The latest attempt to flesh out the employment benefits of a global energy transition has suggested the 57 million jobs estimated in the energy system last year could more than double, to 134 million, by mid century, if a zero carbon world is attained.
Academics from Finland's Lappeenranta-Lahti University of Technology (LUT) and the Austral University of Chile, have published a study which estimates the solar industry will support 60 million direct jobs by 2050, up from around 7 million last year.
The Job creation during a climate compliant global energy transition across the power, heat, transport, and desalination sectors by 2050 paper, published in this month's Energy and on the ScienceDirect website, estimates solar will account for 45% of the net jobs generated worldwide as fossil fuels and nuclear are phased out in favor of renewables. Of those PV positions, the study states, 44 million will be in the large scale electricity generation segment and 16 million supported by prosumer arrays.
pv magazine’s UP Initiative spent the last quarter looking at what solar and energy storage companies can do to lead by a positive example when it comes to the workers, often far removed, involved in the production of their products and services. Supply chain traceability and polysilicon provenance were the key topics considered.
The solar job numbers compare to an estimated 5% of the total to be contributed by wind power, with the authors of the study predicting 8 million wind jobs up to 2025 before the number falls back to 5-6 million out to mid century. The change will come when photovoltaic technology becomes more cost-effective than wind turbines some time around the middle of the decade, according to the paper.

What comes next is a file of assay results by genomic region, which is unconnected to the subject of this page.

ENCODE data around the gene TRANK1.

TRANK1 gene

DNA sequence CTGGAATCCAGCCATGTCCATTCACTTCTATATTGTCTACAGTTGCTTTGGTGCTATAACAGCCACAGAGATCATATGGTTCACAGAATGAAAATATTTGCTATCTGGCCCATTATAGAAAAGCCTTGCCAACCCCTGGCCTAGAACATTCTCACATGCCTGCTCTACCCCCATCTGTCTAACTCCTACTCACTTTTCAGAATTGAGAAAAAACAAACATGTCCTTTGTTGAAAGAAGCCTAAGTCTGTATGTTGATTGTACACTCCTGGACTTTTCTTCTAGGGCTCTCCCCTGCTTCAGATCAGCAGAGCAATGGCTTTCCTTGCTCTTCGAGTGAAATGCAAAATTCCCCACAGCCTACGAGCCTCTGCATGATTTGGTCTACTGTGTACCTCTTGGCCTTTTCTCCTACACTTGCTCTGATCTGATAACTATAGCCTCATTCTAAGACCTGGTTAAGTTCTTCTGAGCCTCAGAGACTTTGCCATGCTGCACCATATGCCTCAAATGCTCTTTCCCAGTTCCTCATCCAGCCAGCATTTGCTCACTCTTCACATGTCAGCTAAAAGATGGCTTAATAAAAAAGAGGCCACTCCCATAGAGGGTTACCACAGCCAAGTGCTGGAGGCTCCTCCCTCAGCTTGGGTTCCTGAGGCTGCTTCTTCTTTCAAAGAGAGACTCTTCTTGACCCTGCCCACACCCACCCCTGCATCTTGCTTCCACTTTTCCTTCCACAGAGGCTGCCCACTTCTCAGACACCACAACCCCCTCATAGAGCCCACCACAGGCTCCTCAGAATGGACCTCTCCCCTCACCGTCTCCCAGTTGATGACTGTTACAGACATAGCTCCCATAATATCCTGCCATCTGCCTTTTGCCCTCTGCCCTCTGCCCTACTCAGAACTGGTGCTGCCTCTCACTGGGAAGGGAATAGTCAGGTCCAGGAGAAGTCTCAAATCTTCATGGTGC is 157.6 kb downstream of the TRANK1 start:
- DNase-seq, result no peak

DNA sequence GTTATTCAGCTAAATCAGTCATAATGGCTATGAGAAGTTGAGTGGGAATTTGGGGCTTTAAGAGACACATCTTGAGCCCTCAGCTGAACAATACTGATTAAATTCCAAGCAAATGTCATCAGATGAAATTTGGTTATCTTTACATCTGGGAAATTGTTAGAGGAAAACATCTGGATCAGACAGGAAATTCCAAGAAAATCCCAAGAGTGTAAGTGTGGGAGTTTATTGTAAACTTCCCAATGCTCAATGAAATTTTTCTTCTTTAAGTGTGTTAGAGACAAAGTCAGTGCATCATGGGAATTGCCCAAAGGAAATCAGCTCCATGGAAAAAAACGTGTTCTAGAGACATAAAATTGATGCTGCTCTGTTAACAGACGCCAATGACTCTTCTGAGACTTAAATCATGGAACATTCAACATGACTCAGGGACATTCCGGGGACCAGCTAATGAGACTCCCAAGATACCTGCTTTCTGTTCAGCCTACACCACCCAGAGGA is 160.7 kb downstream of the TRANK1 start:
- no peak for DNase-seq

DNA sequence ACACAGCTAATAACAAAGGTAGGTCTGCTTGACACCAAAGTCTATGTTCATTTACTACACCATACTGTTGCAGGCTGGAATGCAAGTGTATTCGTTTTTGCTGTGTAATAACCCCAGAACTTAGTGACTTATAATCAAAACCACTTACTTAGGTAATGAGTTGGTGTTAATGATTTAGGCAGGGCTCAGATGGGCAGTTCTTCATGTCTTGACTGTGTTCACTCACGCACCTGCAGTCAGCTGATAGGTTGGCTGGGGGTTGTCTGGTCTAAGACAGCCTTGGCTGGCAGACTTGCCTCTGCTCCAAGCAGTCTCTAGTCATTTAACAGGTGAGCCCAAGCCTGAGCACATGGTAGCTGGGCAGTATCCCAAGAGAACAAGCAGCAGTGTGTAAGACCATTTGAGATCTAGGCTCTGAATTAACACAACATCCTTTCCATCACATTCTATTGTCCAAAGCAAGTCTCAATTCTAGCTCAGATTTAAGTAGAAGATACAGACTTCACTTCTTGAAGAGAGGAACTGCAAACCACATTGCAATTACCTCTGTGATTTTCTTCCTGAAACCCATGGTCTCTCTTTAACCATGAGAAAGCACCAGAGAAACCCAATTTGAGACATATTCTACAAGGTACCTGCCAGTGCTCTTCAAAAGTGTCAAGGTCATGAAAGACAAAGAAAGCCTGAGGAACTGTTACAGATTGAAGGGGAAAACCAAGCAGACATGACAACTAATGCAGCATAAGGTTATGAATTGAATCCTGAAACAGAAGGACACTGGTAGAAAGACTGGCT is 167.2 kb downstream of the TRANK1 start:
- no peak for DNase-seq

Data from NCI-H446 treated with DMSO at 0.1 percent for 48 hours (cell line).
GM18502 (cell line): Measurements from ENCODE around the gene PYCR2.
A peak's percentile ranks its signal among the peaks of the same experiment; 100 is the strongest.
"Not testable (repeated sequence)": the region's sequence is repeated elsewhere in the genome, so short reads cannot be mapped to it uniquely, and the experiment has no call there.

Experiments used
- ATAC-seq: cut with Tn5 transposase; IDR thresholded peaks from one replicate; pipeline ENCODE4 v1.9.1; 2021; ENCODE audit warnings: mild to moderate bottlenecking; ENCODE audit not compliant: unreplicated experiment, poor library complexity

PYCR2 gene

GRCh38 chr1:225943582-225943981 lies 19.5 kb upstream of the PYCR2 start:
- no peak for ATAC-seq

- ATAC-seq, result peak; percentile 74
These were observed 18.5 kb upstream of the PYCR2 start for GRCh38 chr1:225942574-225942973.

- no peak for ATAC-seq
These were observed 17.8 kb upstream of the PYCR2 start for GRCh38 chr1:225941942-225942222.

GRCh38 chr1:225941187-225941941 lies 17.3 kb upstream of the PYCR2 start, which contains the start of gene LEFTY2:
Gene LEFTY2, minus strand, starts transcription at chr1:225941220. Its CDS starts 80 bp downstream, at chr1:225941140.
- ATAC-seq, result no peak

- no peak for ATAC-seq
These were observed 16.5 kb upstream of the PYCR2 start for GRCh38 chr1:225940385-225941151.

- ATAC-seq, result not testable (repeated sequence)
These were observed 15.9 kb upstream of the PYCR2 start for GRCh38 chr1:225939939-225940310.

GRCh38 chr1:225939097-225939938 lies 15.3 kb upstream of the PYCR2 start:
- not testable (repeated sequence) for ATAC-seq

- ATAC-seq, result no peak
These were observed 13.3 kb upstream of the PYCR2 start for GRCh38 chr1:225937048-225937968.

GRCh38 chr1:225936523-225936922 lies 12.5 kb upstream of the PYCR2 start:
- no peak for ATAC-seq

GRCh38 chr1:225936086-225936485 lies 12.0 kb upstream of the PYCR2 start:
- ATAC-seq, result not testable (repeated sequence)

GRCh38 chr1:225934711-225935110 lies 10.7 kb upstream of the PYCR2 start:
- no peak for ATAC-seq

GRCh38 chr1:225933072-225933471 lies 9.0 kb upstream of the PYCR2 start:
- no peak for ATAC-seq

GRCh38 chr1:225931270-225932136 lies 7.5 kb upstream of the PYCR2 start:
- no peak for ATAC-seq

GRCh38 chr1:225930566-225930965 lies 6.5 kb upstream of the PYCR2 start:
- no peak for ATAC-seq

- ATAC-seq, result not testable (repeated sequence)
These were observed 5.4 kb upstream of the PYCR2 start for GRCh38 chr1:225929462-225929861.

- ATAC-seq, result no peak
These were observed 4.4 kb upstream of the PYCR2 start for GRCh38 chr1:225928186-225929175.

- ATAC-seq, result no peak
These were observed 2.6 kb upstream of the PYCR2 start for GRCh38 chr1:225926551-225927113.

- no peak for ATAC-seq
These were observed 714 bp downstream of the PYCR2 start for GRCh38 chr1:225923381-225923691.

The study's authors say their figures are more accurate than previous attempts to quantify the employment benefits of the switch to renewables because they include the direct job-creation benefits of the heating, transport and desalination sectors as well as the number of roles to be generated in electricity transmission and distribution. The figures also include the jobs to be generated by fossil fuel and nuclear generation, principally in the field of decommissioning such facilities.
The authors note, however, that while their estimates include heat and energy storage and power-to-X technologies such as green hydrogen production, the numbers do not include jobs which could be generated by privately-owned electric vehicles (EVs).
Delving into the numbers, the LUT paper estimates power generation will support 69 million jobs in mid century, up from 20 million last year, with heating to supply 28 million posts by that point, electricity grids around 22 million, storage technologies around 10 million and fuels 5 million. Operations and maintenance jobs will account for around 42 million jobs in 2050, stated the paper, alongside more than 40 million construction and installation roles, and more than 23 million manufacturing positions, up from 6 million last year.